By Humphrey Carter

THE Spanish road transport strike yesterday started taking its toll on Balearic transport companies, fuel supplies and some food stocks and the British Embassy in Madrid has been forced to suspend its passport courier service because of the disruption being caused.

A number of fuel stations ran out of petrol and diesel and more merchant shipping crossings between Balearic ports and the mainland were canceled as local transport companies started to feel the force of the truckers' general strike.

The owner of Webbs Removals, Bill Webb, said yesterday that he has three lorries bound for Majorca trapped just north of the French/Spanish border. “It's a double-edged sword, while I fully back the protest and wish the British truckers had more guts and would do the same, we all have businesses to run. “However, the 20 percent slump in the value in the Pound against the Euro and a near 35 percent rise in the cost of fuel over the past few months, has meant that my operating costs have risen by 55 percent this year. And we have not increased our rates. “While we're managing to keep going, others are having trouble and the “man with van” has been forced out of business. “At the start of the year, here in Spain diesel was around a euro per litre, now it's up to 1.35, in France 1.53 and 1.60, it's becoming cheaper to fill up in the UK and that's crazy.” “We've contacted all of our clients who were expecting their furniture this week to explain the situation and we've got ample storage facilities if people have to return to the UK in the meantime,” Bill Webb said.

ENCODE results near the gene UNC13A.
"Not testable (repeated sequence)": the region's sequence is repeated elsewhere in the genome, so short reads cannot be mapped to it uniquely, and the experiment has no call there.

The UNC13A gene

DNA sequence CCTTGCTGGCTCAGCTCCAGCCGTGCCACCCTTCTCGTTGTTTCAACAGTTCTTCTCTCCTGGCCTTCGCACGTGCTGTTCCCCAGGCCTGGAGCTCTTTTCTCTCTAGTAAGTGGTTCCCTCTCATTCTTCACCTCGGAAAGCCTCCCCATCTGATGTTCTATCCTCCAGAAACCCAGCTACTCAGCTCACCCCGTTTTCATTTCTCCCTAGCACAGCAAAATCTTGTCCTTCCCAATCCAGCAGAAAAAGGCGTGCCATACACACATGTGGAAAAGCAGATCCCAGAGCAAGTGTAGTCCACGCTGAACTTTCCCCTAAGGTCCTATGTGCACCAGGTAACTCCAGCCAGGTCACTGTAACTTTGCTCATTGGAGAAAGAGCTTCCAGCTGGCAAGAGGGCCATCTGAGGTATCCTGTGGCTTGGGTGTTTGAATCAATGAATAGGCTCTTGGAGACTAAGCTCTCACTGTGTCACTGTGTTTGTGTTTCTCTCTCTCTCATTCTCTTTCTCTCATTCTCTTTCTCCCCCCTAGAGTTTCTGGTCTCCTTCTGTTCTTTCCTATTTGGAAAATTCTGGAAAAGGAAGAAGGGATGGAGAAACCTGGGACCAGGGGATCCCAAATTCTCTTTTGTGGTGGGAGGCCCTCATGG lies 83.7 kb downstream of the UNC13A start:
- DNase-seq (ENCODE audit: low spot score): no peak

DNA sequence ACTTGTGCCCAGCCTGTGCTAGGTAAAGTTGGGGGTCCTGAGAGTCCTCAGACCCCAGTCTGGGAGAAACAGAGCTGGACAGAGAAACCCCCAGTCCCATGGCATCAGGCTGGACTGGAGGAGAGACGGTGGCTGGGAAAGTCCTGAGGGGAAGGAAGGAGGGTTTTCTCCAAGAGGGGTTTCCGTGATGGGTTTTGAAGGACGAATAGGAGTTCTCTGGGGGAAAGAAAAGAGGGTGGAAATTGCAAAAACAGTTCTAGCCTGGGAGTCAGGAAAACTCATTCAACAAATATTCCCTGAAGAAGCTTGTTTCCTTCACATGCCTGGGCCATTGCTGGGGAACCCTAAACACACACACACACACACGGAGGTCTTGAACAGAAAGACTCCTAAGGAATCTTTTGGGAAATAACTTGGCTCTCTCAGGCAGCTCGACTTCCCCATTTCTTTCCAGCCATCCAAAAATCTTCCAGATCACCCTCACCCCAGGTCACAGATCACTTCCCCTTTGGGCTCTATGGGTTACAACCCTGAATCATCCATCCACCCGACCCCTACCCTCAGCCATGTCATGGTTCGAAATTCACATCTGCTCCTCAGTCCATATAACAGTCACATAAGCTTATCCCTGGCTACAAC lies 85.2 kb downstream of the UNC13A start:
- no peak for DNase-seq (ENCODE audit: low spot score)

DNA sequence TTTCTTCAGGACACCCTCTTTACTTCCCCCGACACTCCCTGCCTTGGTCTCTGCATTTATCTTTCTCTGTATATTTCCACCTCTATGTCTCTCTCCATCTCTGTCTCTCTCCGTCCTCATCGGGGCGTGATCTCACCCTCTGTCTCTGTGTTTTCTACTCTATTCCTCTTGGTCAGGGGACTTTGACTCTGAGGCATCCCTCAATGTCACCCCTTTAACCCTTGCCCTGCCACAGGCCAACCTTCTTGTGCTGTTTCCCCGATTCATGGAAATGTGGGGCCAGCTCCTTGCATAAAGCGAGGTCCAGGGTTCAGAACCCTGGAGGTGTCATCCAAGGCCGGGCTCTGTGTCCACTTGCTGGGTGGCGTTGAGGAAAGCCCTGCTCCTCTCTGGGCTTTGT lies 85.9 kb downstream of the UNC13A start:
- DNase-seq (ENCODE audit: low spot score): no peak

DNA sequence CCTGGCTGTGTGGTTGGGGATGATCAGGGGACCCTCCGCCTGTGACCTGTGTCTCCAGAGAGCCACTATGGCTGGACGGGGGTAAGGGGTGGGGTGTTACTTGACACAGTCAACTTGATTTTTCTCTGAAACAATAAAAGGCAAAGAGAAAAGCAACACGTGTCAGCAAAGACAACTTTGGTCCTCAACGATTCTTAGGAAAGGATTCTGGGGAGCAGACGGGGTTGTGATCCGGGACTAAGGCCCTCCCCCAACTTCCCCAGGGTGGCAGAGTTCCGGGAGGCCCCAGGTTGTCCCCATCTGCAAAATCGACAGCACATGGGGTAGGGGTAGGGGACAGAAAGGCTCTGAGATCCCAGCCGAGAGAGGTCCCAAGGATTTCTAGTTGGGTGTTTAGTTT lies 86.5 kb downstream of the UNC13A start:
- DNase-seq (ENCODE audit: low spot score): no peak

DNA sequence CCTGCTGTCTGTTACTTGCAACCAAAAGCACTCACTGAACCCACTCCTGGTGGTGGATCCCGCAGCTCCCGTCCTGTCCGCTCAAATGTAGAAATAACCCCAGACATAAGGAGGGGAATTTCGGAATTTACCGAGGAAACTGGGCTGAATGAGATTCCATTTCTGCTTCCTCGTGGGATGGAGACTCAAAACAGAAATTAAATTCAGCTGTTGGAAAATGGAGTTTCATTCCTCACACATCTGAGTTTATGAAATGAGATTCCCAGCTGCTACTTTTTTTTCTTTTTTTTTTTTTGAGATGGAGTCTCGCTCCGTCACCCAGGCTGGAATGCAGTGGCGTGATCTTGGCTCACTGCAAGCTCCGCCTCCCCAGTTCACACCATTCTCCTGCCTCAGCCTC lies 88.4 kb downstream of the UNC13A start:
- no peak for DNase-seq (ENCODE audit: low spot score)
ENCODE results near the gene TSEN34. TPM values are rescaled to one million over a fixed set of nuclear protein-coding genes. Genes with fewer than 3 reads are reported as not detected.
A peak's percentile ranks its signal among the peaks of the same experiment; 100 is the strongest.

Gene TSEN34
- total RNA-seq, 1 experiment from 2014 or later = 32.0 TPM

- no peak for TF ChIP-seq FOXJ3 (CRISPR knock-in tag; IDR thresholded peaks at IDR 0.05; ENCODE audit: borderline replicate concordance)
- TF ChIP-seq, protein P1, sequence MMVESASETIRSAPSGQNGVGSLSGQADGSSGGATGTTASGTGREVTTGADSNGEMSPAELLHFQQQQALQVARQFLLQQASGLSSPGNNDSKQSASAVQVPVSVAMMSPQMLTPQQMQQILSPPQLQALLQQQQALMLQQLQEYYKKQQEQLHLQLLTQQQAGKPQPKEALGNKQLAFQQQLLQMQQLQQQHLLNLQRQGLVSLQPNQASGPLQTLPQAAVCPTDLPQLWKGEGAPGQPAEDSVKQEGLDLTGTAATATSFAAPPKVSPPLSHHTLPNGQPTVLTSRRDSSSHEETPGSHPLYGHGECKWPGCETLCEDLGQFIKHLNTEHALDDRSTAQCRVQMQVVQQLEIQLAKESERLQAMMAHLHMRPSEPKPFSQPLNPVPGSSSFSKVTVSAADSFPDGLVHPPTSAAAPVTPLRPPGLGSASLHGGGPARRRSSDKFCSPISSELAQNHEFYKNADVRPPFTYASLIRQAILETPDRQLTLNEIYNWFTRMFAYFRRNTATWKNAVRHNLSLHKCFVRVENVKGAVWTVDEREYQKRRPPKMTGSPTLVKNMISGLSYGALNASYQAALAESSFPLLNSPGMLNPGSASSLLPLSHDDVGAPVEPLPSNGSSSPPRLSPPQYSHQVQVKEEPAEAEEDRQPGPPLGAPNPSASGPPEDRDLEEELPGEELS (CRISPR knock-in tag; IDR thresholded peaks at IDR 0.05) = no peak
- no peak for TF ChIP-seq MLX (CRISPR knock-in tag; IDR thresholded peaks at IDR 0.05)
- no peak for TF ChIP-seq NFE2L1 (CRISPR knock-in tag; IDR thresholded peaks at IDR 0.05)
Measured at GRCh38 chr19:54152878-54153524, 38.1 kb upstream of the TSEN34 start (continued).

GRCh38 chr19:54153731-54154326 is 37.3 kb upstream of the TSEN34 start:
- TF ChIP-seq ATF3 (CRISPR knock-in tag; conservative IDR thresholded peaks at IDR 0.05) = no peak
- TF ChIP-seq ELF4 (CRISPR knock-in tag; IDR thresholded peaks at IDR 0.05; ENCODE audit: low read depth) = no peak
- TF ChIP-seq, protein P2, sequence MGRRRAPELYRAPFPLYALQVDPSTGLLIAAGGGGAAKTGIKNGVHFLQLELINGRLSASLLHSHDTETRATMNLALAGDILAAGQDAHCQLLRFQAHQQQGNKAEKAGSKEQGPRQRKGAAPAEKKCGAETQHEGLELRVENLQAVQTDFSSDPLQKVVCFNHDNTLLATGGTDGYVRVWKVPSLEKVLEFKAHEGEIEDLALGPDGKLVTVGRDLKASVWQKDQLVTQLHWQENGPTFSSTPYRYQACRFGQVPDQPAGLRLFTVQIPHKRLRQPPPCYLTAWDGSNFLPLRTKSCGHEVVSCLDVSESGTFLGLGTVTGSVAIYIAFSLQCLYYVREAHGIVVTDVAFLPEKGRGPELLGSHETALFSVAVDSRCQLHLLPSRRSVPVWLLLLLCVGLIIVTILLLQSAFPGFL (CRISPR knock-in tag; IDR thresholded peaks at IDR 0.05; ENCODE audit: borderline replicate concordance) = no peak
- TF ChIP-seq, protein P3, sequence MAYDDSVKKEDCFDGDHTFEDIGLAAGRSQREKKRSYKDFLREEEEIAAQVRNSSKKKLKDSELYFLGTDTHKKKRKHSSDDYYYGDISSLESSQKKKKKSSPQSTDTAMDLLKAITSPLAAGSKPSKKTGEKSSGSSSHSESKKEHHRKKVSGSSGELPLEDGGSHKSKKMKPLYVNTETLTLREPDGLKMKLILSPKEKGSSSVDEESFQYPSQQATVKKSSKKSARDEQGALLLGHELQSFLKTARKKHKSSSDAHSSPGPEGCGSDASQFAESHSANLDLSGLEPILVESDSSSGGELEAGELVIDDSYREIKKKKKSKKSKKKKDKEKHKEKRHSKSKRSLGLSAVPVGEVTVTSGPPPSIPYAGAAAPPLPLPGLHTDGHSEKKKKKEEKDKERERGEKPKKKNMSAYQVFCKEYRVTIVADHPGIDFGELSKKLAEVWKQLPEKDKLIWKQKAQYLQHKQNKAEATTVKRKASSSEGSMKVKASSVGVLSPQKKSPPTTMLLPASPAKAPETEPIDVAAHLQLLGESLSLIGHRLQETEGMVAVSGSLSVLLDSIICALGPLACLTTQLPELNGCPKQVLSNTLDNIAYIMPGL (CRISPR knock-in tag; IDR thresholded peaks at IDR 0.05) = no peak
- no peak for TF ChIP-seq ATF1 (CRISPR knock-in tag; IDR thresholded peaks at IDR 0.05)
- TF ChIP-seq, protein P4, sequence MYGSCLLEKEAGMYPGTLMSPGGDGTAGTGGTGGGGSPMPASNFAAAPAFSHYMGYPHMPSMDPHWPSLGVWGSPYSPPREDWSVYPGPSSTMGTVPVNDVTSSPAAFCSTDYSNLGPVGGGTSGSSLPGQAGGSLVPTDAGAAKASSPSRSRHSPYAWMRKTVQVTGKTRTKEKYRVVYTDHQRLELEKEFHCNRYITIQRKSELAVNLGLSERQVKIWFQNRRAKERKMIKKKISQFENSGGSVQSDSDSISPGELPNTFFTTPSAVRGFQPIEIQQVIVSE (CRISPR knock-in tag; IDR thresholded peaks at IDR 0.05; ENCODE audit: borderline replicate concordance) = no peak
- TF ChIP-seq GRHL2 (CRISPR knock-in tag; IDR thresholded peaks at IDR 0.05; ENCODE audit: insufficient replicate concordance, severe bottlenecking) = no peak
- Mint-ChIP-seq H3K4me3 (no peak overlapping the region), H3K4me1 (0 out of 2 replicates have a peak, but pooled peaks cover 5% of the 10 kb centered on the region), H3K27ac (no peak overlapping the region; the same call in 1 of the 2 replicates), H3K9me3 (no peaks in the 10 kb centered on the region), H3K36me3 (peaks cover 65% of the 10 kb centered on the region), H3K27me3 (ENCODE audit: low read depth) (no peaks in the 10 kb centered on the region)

One of his drivers, Mick Goodyear who is heading for Majorca, is stuck some 40 minutes from the Spanish border and he is not happy,” he told the Bulletin yesterday, adding that the atmosphere among the truckers backed up in a 40 kilometre tail back is “not good.” “We're all fed up with the situation. If we're not being harassed by French customs or blockaded by French trawlers, we're having to pay through the nose for fuel. I filled up this morning and diesel's reached 1'60 euro. Even the price of the baguettes at the service stations has shot up from 90 cents to 1.30 and I can't see prices coming down. The price of fuel is not going to come down. God knows what the long term future is going to bring.” “I've got enough food for a few days but, even if we started moving today, it could take up to four days to clear on the border and then we'll have to wait in the ports for the backlogs there to be cleared. I would like to get to Majorca by the weekend but it's looking unlikely at the moment,” said Mick by telephone. “It's Europe wide now and we're being under cut by the Eastern European drivers whose wages and operating costs are much lower but even they are going to get hit sooner or later by the fuel prices. “Independent truckers face a bleak future and no one up here, what ever nationality, can see a light at the end of the tunnel,” he added early yesterday afternoon. “And it's not only going to be supermarket shelves in Spain going empty. I'm looking at lorries loaded with fresh vegetables and fruit bound for Britain. “If these don't get moving soon, it will all perish and Britain will start running out of fresh produce,” he said. “We're told some kind of meeting is taking place to day, but as I said, even if it breaks the deadlock, it will days to clear the ports and borders.”